Fear: See also dread, panic, terror, fright, trepidation, anxiety, worry, phobia, disquietude, angst, foreboding, the creeps, the jitters, the heebie-jeebies, freaking out.
Any halfway decent thesaurus will provide a long list of synonyms for fear, and yet they are not very good substitutes. No one would confuse having the creeps with being terrified. It is strange that we have so many words for fear, when fear is such a unitary, primal feeling. Perhaps all those synonyms are just linguistic inventions. Perhaps, if we looked inside our brains, we would just find plain old fear.
That is certainly how things seemed in the early 1900s, when scientists began studying how we come to be scared of things. They built on Ivan Pavlov’s classic experiments on dogs, in which Pavlov would ring a bell before giving his dogs food. Eventually they learned to associate the bell with food and began to salivate in anticipation. Psychologists set up experiments to see if the same kind of learning could instill fear as well. The implicit assumption was that fear, like hunger, was a simple provoked response.
In one of the most famous (and infamous) of these experiments, American psychologist John Watson decided to see if he could teach an 11-month-old baby named Albert to become scared of arbitrary things. He presented Albert with a rat, and every time the baby reached out to touch it, Watson hit a steel bar with a hammer, producing a horrendous clang. After several rounds with the rat and the bar, Watson then brought out the rat on its own. “The instant the rat was shown, the baby began to cry,” Watson wrote in a 1920 report. “Almost instantly he turned sharply to the left, fell over on his left side, raised himself on all fours and began to crawl away so rapidly that he was caught with difficulty before reaching the edge of the table.”
The “little Albert” study, besides being cruel, was badly designed. Watson did not control it carefully to rule out a wide range of possible interpretations. In later decades, other scientists got much more rigorous in their study of fear, in many cases turning to rats rather than people as their test subjects. In a typical experiment, a rat was placed in a cage with a light. At first the light came on a few times so the animal could get accustomed to it. Later the scientists would turn on the light and then give the rats a little electric shock. After a few rounds, the rats would respond fearfully to the light, even if no shock came.
Further research revealed that the amygdala—an almond-shaped cluster of neurons deep within the brain—plays a pivotal role in the fear-association response in rats. Brain researchers discovered that the amygdala orchestrates human fear as well. The sight of a loaded gun, for example, triggers activity in this part of the brain. People with an injured amygdala have dampened emotional responses and so do not learn to fear new things through association. Science had identified a nexus of fear, it seemed.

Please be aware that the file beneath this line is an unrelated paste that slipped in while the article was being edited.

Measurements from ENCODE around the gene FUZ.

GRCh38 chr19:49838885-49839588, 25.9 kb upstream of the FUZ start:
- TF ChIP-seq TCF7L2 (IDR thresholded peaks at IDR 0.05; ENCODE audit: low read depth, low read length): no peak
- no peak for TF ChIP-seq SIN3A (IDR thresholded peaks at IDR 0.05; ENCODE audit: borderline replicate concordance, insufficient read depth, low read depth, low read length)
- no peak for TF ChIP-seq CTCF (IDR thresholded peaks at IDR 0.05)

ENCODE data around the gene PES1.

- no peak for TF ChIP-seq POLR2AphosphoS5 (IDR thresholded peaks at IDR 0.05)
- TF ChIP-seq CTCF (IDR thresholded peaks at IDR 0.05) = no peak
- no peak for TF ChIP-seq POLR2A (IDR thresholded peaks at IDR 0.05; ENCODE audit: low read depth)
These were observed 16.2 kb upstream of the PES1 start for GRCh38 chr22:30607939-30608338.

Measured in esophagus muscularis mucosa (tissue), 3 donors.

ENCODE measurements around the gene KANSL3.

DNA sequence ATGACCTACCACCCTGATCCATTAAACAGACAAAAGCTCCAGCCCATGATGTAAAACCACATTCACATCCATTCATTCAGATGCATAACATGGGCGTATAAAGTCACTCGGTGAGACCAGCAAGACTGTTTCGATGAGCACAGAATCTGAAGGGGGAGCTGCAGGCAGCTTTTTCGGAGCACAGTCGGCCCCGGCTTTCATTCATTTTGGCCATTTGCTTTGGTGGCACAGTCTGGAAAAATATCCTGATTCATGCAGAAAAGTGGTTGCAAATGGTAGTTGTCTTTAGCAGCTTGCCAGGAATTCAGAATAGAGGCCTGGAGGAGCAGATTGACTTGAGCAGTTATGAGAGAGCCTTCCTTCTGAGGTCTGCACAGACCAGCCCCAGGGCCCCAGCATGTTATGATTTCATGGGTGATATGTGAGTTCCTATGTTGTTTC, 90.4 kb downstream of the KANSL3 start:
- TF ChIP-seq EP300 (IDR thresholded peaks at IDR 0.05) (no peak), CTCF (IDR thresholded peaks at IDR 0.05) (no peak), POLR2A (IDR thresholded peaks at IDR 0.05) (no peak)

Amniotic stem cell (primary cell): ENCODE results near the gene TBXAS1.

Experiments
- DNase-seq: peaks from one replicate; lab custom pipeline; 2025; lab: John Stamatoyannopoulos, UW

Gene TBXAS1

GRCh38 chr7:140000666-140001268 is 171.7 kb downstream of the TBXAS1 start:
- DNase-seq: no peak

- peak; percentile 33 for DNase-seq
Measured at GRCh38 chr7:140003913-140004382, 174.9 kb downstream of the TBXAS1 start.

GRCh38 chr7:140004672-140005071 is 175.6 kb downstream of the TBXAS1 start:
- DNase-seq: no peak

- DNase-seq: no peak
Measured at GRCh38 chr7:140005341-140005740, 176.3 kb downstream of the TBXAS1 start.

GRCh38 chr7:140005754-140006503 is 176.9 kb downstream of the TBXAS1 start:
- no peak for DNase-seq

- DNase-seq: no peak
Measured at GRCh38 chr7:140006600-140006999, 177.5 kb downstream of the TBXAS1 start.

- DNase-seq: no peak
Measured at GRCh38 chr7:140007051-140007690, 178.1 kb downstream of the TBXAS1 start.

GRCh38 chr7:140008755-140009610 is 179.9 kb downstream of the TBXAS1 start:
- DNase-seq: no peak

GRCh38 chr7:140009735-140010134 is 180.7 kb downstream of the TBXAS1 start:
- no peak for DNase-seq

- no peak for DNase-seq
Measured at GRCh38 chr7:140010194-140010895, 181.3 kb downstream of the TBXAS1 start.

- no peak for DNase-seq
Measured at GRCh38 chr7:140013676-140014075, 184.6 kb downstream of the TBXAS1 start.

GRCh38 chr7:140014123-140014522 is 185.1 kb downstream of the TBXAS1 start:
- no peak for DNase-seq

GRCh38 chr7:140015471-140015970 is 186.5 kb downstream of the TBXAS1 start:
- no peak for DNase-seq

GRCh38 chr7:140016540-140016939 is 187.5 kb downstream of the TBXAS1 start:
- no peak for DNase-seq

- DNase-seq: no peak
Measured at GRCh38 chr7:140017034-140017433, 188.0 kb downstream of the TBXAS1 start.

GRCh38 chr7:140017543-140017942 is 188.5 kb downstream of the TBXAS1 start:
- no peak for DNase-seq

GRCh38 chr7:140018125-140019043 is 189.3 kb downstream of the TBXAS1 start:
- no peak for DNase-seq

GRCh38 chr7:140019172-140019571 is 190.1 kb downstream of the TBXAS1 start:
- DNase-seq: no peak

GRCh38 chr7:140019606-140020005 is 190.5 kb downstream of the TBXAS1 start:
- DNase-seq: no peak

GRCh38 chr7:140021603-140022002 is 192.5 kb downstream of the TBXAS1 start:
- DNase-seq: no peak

Although this line of research yielded some major insights, it had an obvious shortcoming. In the real world, rats don’t spend their lives in cages waiting for lights to turn on; these experiments don’t capture the complex role that fear plays in a wild rat’s life.
In the 1980s Caroline and Robert Blanchard, working together at the University of Hawaii, carried out a pioneering study on the natural history of fear. They put wild rats in cages and then brought cats gradually closer to them. At each stage, they carefully observed how the rats reacted. The Blanchards found that the rats responded to each kind of threat with a distinct set of behaviors.
The first kind of behavior is a reaction to a potential threat, in which a predator isn’t visible but there is good reason to worry that it might be nearby. A rat might walk into a meadow that looks free of predators, for example, but that reeks of fresh cat urine. In such a case, a rat will generally explore the meadow cautiously, assessing the risk of staying there. A second, more concrete type of threat arises if a rat spots a cat at the other side of the meadow. The rat will freeze and then make a choice about what to do next. It may slink away, or it may remain immobile in hopes that the cat will eventually wander away without noticing it. Finally, the most active threat: The cat glances over, notices something, and walks toward the rat to investigate. At this point, the rat will flee if it has an escape route. If the cat gets close, the rat will choose either to fight or to run for its life.